Cordwainer Smith’s first story, Fantasy Book, Frederik Pohl, roughness but with power, space is not for humans, A Game Of Rat And Dragon, a cool cat story, Edgar Allan Poe, H.P. Lovecraft, a bit romantic with a cat, cyborgs, habermans, cranching, Paul Myron Anthony Linebarger (aka Cordwainer Smith), was that a Mandarin fingernail?, Sun Yat-sen, Chiang Kai-shek, a specialist in propaganda, the spacers union, On The Waterfront, merchant marine (but super respected), all scanners are habermans but not all habermans are scanners, pork chops have gone extinct, The Instrumentality Of Makind series is set between 2000-8000 A.D. (with Scanners Live In Vain at 6000 A.D.), a rocketry problem, Day Million by Frederik Pohl, Call Me Joe, the first post-singularity story, what will it be like when I have Google installed in every part of my body, chest box and instruments, Steve Austin, there’s something symbolic going on, the TV Tropes entry is like a cynical version of the Wikipedia entry, Adam Stone, half-Chinese, somebody from the South, Nazis, anti-Semitic feeling, J.J. Pierce, The Island Of Doctor Moreau by H.G. Wells, can’t taste, can’t smell, can’t feel, can’t hear, practicing facial expressions, a U.N. of spacers, The Ship Who Sang by Anne McCaffrey, romantic not symbolic, Mr. Spaceship by Philip K. Dick, habermans vs. scanners, the dregs of society, no computers in the future, whatever the instrumentality is, Martel’s wife is very patient, honor, China, eunuchs, samurai means to server, ronin, a very Asian story, Game Of Thrones, respect not money, an alienness of outlook, love, duty, and humanity = I surrender, 20th century Asian history, reading Scanners Live In Vain as an editor, the opening and the ending, a cynical ending, a little injection of Philip K. Dick, The Electric Ant by Philip K. Dick, the graphic novel version, Martel as Edward Snowden, the NSA as the scanners, Fight Club, Alfred Bester, what’s the “the up and out”?, they have Etch A Sketches, the unforgiven, the “great pain of space”, Think Blue, Count Two, sleeper ships, an organic computer, Philip K. Dick’s question was ‘how do I know what’s real?’, “the First Effect”, reading authors, “writing is telepathy” (Stephen King, On Writing), a weird heightened operatic style, a mythical style?, “here’s to the habermans up and out”, a schizoid class, text message style, you don’t want or need an electronic teapot, brown betty, a bot-net in the refrigerator, my tootbrush is communicating with me!, firefly toothbrushes, a useful trap, when the technology enters your body, ice-cream.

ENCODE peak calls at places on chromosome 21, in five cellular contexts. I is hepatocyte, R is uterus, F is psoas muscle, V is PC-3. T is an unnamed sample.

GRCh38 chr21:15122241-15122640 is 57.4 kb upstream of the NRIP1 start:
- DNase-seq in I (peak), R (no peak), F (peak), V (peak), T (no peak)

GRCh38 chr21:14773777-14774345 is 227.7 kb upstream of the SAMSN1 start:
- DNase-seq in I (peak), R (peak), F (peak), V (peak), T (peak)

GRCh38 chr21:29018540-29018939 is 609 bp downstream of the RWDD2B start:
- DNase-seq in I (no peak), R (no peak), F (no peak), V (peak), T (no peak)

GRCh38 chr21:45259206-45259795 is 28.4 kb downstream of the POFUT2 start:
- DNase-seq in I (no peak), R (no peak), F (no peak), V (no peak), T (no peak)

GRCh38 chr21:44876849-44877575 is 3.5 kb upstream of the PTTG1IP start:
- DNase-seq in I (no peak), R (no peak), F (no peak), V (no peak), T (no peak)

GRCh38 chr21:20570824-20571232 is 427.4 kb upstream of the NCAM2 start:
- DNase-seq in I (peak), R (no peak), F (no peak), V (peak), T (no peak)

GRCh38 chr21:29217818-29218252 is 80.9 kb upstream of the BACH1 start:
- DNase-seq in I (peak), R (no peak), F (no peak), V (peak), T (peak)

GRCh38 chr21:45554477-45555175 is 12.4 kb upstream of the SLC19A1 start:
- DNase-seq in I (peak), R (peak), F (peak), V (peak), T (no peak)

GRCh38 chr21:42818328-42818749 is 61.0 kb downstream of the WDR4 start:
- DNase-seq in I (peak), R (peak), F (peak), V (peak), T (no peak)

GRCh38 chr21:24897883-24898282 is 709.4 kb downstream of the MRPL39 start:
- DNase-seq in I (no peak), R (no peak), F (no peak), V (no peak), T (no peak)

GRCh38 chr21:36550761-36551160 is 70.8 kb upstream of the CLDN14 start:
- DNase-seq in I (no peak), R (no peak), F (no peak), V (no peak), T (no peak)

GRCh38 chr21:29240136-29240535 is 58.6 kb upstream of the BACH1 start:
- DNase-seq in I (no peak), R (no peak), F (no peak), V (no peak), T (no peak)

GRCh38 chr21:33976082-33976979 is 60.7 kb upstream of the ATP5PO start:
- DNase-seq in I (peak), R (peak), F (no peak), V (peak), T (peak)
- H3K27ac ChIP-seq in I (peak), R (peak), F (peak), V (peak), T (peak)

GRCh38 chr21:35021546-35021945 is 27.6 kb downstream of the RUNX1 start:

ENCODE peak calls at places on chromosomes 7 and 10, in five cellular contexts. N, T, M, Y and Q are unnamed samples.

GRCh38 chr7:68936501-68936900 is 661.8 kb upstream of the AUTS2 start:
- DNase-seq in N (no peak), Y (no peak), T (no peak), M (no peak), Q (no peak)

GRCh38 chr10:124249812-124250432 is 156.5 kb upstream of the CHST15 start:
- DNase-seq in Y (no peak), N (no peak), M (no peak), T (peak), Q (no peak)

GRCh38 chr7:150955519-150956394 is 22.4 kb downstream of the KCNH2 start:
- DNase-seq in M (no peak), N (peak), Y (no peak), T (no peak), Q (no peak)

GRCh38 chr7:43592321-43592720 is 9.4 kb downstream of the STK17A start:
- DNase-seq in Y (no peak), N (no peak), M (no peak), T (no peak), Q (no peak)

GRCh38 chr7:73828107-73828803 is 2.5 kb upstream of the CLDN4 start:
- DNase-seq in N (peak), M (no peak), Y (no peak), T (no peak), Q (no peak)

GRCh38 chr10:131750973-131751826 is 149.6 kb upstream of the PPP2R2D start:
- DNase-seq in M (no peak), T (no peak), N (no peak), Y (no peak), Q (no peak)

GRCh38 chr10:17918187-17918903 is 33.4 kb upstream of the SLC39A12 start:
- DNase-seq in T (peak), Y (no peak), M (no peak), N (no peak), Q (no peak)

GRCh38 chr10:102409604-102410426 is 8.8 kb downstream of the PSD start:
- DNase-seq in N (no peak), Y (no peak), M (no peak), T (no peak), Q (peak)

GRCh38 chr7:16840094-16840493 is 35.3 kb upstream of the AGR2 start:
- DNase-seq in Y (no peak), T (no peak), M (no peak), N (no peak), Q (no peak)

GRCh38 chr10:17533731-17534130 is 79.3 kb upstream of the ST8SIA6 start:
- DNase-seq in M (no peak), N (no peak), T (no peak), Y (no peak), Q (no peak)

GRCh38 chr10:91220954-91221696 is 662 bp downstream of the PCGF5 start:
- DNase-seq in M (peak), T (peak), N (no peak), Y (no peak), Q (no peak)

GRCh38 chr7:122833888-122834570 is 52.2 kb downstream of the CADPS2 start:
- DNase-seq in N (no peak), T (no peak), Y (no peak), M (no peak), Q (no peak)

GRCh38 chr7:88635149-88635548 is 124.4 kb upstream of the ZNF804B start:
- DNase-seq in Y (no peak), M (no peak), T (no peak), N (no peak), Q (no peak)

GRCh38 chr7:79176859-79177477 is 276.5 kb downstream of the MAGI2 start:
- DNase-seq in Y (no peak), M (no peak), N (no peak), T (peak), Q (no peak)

Scanners Live In Vain by Cordwainer Smith

Posted by Jesse Willis

The SFFaudio Podcast #249 – AUDIOBOOK: Scanners Live In Vain by Cordwainer Smith

January 27, 2014 by · Leave a Comment
Filed under: Podcasts 

Podcast

The SFFaudio PodcastThe SFFaudio Podcast #249 – Scanners Live In Vain by Cordwainer Smith, read by J.J. Campanella.

First published in Fantasy Book, #6 in 1950. Scanners Live In Vain has been anthologized in such collections as The Science Fiction Hall of Fame, Volume I, Science Fiction 101 (aka Robert Silverberg’s Worlds Of Wonder), and The Great SF Stories 12 (1950).

This UNABRIDGED AUDIOBOOK runs (1 Hour 35 Minutes). We will discuss it in SFFaudio Podcast #250.

Scanners Live In Vain by Cordwainer Smith

Posted by Jesse Willis

The Graveyard Shift with Dudley Knight

August 16, 2013 by · 8 Comments
Filed under: Online Audio 

SFFaudio Online Audio

The Graveyard Shift - Readings by Dudley KnightBeginning it seems in the mid-1970s Dudley Knight, a U.C. Irvine professor of drama, voiced a series called The Graveyard Shift on KPFK, Los Angeles. The purpose was to tell stories of the macabre. His broadcasts aired weekly with shows of variable length (between half and hour and two and a half hours).

Here is a list of broadcast stories, with links to audio when available:

Jan. ??, 1974- The Room In The Tower by E.F. Benson (34 min.)

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May. ??, 1977 – Upon The Dull Earth by Philip K. Dick (55 min.)

Jun. 08, 1977 – I See A Man Sitting On A Chair And The Chair Is Biting His Leg by Harlan Ellison and Robert Sheckley (57 min.)

Jun. 22, 1977 – It by Theodore Sturgeon (57 min.)

Jun. ??, 1977 – Count Magnus by M.R. James (35 min.)

Jul. 06, 1977 – Children Of The Corn by Stephen King (71 min.)

Aug. 03, 1977 – Compulsory Games by Robert Aickman (56 min.)

Aug. 17, 1977 – The Yellow Wallpaper by Charlotte Perkins Gilman (37 min.)

Aug. 31, 1977 – Silent Snow, Secret Snow by Conrad Aiken (46 min.)

Sep. 21, 1977 – The Empty House by Algernon Blackwood (42 min.)

Oct. 19, 1977 – Armaja Das by Joe Haldeman (44 min.)

Nov. 08, 1977 – It Only Comes Out At Night by Dennis Etchison (33 min.)

Dec. 14, 1977 – Couching At The Door by D.K. Broster (59 min.)

Dec. ??, 1977 – The Aleph by Jorge Luis Borges (35 min.)

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Jan. 18, 1978 – Suspicion by Dorothy L. Sayers (38 min.)

Jan. ??, 1978 – I Have No Mouth And I Must Scream by Harlan Ellison (41 min.)

Feb. 01, 1978 – The Gentleman From America by Michael Arlen (48 min.)

Feb. 08, 1978 – Bulkhead by Theodore Sturgeon (75 min.)

Feb. 22, 1978 – Gonna Roll The Bones by Fritz Leiber (60 min.)

Mar. 22, 1978 – Sometimes They Come Back by Stephen King (58 min.)

Apr. 05, 1978 – Three Miles Up by Elizabeth Jane Howard (42 min.)

Apr. 19, 1978 – Eine Kleine Nachtmusik by Fredric Brown (49 min.)

Jun. 07, 1978 – The Ash Tree by M.R. James (36 min.)

Jul. 26, 1978 – The Squaw by Bram Stoker (35 min.)

Aug. 30, 1978 – Batard by Jack London (39 min.)

Sep. 06, 1978 – The Game Of Rat And Dragon by Cordwainer Smith (37 min.)

Oct. 17, 1978 – The Body Snatcher by Robert Louis Stevenson (49 min.) |MP3|

Nov. 21, 1978 – The Other Celia by Theodore Sturgeon (48 min.)

Dec. 06, 1978 – Benlian by Oliver Onions (44 min.)

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Jan. 03, 1979 – Before Eden by Arthur C. Clarke (32 min.)

Jan. 31, 1979 – The Haunters and the haunted by Edward Bulwer Lytton (106 min.)

Feb. 23, 1979 – Space Rats Of The CCC by Harry Harrison (37 min.)

Apr. 03, 1979 – Breakfast At Twilight by Philip K. Dick (41 min.)

Apr. 17, 1979 – Thurnley Abby by Perceval Landon (43 min.)

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???. ??, 1985 – Afternoon At Schrafts by Gardner Dozis, Jack Don, and Michael Swanwick Part 1 |MP3| Part 2 |MP3|

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???. ??, ???? – The Whisperer In Darkness by H.P. Lovecraft

Posted by Jesse Willis